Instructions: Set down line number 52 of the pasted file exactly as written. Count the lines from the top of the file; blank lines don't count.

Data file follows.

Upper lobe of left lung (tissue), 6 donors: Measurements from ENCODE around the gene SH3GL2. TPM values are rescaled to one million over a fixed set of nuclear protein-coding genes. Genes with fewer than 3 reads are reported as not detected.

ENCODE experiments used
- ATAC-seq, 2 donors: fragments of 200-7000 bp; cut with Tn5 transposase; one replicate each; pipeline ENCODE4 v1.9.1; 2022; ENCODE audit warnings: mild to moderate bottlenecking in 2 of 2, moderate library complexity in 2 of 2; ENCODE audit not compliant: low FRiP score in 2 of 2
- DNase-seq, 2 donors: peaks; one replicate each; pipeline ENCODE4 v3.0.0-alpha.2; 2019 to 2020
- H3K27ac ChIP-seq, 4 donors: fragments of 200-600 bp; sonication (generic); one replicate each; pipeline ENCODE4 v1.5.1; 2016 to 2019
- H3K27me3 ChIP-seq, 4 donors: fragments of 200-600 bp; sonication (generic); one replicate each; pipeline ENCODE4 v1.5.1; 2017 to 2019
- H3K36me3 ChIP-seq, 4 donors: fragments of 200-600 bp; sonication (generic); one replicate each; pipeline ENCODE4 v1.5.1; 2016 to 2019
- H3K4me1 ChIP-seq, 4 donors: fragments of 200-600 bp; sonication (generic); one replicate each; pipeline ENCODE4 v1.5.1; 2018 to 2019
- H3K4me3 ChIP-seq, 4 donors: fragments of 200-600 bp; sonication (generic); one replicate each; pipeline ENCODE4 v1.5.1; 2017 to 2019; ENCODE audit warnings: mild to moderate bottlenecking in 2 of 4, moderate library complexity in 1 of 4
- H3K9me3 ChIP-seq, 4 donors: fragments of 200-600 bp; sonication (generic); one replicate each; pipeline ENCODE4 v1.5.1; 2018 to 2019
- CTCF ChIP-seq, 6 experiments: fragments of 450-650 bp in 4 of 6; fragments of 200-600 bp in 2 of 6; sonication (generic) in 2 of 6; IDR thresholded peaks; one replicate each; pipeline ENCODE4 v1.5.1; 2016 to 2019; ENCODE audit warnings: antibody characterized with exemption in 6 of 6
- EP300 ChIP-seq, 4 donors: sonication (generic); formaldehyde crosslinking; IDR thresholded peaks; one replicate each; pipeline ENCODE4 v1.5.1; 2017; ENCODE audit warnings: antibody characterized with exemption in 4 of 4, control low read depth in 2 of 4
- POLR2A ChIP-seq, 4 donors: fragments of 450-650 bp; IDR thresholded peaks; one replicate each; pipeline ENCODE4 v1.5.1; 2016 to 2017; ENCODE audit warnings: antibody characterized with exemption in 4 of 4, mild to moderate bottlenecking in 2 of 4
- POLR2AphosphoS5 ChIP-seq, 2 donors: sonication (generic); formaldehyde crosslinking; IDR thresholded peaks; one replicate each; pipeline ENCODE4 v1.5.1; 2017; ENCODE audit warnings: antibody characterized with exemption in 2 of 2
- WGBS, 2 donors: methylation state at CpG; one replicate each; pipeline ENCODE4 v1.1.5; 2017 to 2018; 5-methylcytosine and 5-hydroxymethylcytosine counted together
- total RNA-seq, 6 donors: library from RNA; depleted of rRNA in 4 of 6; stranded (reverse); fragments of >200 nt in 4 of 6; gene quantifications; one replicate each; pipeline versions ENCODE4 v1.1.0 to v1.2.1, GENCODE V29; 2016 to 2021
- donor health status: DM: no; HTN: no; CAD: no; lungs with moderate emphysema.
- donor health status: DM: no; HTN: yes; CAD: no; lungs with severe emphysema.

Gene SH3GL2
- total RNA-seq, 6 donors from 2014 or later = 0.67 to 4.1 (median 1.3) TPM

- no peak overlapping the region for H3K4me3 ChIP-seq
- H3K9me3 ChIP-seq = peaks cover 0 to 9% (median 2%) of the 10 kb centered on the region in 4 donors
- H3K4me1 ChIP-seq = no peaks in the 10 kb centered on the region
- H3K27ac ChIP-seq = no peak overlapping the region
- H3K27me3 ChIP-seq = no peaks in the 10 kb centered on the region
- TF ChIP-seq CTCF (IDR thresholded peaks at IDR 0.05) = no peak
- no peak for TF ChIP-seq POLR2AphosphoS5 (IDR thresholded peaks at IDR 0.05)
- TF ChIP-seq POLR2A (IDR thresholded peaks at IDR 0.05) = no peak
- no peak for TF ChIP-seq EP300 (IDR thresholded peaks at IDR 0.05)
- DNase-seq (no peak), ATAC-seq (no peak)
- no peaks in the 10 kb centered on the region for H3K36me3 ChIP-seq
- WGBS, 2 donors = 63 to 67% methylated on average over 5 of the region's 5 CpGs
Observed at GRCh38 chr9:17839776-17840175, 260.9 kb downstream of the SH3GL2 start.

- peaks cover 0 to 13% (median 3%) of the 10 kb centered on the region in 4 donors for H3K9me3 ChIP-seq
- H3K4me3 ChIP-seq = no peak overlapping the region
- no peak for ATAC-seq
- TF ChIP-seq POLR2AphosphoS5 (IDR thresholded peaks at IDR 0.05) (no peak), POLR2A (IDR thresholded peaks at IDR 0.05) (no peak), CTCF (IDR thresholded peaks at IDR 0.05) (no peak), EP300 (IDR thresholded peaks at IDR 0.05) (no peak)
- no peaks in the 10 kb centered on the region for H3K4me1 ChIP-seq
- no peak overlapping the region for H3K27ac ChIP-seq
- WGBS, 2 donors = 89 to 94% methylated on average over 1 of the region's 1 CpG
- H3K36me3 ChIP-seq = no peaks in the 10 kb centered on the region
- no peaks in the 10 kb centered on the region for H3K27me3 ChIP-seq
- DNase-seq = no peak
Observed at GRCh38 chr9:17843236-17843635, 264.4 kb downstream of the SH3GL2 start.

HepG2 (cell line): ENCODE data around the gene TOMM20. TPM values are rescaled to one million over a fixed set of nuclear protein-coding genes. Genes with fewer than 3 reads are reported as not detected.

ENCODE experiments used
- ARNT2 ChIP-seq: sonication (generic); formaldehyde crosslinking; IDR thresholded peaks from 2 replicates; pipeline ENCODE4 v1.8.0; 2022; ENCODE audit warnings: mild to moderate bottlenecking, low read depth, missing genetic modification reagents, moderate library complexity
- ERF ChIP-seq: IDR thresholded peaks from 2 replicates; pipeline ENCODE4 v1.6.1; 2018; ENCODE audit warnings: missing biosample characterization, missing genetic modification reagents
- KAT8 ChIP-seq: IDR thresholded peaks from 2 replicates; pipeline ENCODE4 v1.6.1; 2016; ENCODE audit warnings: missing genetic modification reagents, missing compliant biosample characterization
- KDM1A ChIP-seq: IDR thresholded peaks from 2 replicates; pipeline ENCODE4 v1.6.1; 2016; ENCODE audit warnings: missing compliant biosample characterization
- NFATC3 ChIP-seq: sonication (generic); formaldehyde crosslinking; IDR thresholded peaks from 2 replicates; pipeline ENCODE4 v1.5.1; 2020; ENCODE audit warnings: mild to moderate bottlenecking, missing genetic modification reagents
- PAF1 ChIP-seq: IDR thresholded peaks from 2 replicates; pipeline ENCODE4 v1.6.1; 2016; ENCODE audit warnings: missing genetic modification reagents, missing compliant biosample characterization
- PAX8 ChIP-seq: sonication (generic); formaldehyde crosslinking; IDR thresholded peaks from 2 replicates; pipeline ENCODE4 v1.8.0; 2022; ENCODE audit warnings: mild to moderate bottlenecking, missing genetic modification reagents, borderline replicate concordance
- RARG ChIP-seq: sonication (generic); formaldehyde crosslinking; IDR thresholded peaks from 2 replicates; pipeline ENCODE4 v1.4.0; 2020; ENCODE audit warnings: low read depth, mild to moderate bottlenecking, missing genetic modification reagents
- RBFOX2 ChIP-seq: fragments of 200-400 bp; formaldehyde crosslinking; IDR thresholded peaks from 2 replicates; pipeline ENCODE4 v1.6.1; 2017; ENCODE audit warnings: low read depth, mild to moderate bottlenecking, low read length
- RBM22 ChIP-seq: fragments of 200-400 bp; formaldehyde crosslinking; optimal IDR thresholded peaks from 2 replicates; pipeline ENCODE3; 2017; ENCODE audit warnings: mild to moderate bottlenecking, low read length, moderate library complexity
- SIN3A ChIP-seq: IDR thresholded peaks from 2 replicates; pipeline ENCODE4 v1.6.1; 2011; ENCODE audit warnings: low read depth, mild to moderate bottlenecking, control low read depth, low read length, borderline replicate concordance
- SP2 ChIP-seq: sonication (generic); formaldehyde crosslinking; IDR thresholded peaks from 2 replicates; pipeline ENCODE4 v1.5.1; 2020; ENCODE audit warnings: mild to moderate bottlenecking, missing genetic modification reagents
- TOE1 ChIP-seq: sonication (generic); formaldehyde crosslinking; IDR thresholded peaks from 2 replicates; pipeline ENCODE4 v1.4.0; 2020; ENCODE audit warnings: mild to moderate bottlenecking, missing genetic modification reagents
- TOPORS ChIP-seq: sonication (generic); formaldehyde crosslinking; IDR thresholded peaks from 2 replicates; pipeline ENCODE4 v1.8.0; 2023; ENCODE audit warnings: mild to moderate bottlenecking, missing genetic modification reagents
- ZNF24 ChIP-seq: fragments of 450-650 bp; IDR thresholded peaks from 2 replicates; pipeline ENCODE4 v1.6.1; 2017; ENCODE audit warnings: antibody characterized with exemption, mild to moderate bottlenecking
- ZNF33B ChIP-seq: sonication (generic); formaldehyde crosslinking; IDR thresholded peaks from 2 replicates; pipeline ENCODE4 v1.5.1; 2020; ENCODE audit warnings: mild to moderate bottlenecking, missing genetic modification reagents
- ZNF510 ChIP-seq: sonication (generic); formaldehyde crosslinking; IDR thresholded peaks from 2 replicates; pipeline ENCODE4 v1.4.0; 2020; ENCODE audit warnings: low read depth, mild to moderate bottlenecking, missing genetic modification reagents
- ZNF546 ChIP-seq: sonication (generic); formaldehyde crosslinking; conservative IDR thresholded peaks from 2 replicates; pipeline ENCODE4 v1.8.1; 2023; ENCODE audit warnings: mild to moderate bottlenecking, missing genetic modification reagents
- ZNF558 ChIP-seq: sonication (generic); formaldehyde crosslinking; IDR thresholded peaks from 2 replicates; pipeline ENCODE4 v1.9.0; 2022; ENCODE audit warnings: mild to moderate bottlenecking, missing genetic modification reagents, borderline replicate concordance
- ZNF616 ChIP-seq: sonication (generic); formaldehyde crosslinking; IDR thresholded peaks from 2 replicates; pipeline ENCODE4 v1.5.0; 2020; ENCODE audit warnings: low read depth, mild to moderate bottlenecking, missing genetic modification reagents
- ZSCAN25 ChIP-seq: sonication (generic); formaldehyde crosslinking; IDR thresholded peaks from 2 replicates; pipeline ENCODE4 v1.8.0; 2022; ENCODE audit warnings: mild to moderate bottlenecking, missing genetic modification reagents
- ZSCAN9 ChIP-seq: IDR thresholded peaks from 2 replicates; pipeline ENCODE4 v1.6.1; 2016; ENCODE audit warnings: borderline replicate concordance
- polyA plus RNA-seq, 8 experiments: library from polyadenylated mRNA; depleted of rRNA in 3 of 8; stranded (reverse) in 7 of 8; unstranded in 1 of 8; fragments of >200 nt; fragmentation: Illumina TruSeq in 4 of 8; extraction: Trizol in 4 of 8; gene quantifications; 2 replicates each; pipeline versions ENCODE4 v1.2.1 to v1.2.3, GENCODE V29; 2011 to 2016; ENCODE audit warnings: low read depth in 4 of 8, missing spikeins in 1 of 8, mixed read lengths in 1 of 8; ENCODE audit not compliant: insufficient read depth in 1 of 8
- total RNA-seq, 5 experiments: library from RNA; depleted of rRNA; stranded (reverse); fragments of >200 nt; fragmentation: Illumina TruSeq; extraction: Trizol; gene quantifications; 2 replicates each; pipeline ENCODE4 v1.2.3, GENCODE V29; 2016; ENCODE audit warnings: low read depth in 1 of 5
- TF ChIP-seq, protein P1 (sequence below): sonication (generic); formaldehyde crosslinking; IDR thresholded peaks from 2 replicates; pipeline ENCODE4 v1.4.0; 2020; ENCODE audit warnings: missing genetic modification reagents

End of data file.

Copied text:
- PAF1 ChIP-seq: IDR thresholded peaks from 2 replicates; pipeline ENCODE4 v1.6.1; 2016; ENCODE audit warnings: missing genetic modification reagents, missing compliant biosample characterization